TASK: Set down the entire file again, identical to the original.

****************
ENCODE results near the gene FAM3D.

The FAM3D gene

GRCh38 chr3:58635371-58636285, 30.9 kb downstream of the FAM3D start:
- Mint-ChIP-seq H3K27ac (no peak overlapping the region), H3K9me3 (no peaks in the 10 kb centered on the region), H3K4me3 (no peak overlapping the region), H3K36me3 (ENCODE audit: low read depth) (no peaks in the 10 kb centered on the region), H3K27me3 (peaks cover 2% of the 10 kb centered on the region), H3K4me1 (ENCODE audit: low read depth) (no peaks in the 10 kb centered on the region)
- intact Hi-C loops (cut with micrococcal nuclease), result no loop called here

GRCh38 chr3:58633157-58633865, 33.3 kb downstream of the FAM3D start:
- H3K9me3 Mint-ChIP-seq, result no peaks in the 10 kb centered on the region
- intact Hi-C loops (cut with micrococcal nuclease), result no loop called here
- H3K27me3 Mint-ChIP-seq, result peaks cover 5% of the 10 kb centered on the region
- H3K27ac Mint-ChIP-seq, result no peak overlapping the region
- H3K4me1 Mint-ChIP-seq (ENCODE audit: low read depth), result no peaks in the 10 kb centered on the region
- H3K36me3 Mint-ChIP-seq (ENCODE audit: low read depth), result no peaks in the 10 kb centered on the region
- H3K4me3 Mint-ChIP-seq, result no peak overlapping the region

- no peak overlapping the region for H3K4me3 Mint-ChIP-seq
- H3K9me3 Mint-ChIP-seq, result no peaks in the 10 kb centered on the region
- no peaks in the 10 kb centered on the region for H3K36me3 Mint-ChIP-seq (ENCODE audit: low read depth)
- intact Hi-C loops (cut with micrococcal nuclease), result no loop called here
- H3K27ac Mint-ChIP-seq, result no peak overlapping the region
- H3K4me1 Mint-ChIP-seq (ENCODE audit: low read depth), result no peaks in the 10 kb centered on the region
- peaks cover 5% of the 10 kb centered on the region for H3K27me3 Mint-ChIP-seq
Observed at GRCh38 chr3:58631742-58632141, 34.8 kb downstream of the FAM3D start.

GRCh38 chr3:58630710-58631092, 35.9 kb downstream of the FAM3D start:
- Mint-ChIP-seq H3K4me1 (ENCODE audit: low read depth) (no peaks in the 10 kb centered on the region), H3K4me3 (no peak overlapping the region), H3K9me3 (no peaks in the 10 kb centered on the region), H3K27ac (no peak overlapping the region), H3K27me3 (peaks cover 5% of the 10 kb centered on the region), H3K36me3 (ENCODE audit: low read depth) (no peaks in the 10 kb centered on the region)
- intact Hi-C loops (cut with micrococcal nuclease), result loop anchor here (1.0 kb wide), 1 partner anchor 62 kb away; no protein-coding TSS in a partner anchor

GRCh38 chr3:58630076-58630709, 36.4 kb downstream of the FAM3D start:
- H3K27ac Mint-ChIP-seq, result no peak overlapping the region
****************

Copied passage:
ENCODE results near the gene FAM3D.

The FAM3D gene

GRCh38 chr3:58635371-58636285, 30.9 kb downstream of the FAM3D start:
- Mint-ChIP-seq H3K27ac (no peak overlapping the region), H3K9me3 (no peaks in the 10 kb centered on the region), H3K4me3 (no peak overlapping the region), H3K36me3 (ENCODE audit: low read depth) (no peaks in the 10 kb centered on the region), H3K27me3 (peaks cover 2% of the 10 kb centered on the region), H3K4me1 (ENCODE audit: low read depth) (no peaks in the 10 kb centered on the region)
- intact Hi-C loops (cut with micrococcal nuclease), result no loop called here

GRCh38 chr3:58633157-58633865, 33.3 kb downstream of the FAM3D start:
- H3K9me3 Mint-ChIP-seq, result no peaks in the 10 kb centered on the region
- intact Hi-C loops (cut with micrococcal nuclease), result no loop called here
- H3K27me3 Mint-ChIP-seq, result peaks cover 5% of the 10 kb centered on the region
- H3K27ac Mint-ChIP-seq, result no peak overlapping the region
- H3K4me1 Mint-ChIP-seq (ENCODE audit: low read depth), result no peaks in the 10 kb centered on the region
- H3K36me3 Mint-ChIP-seq (ENCODE audit: low read depth), result no peaks in the 10 kb centered on the region
- H3K4me3 Mint-ChIP-seq, result no peak overlapping the region

- no peak overlapping the region for H3K4me3 Mint-ChIP-seq
- H3K9me3 Mint-ChIP-seq, result no peaks in the 10 kb centered on the region
- no peaks in the 10 kb centered on the region for H3K36me3 Mint-ChIP-seq (ENCODE audit: low read depth)
- intact Hi-C loops (cut with micrococcal nuclease), result no loop called here
- H3K27ac Mint-ChIP-seq, result no peak overlapping the region
- H3K4me1 Mint-ChIP-seq (ENCODE audit: low read depth), result no peaks in the 10 kb centered on the region
- peaks cover 5% of the 10 kb centered on the region for H3K27me3 Mint-ChIP-seq
Observed at GRCh38 chr3:58631742-58632141, 34.8 kb downstream of the FAM3D start.

GRCh38 chr3:58630710-58631092, 35.9 kb downstream of the FAM3D start:
- Mint-ChIP-seq H3K4me1 (ENCODE audit: low read depth) (no peaks in the 10 kb centered on the region), H3K4me3 (no peak overlapping the region), H3K9me3 (no peaks in the 10 kb centered on the region), H3K27ac (no peak overlapping the region), H3K27me3 (peaks cover 5% of the 10 kb centered on the region), H3K36me3 (ENCODE audit: low read depth) (no peaks in the 10 kb centered on the region)
- intact Hi-C loops (cut with micrococcal nuclease), result loop anchor here (1.0 kb wide), 1 partner anchor 62 kb away; no protein-coding TSS in a partner anchor

GRCh38 chr3:58630076-58630709, 36.4 kb downstream of the FAM3D start:
- H3K27ac Mint-ChIP-seq, result no peak overlapping the region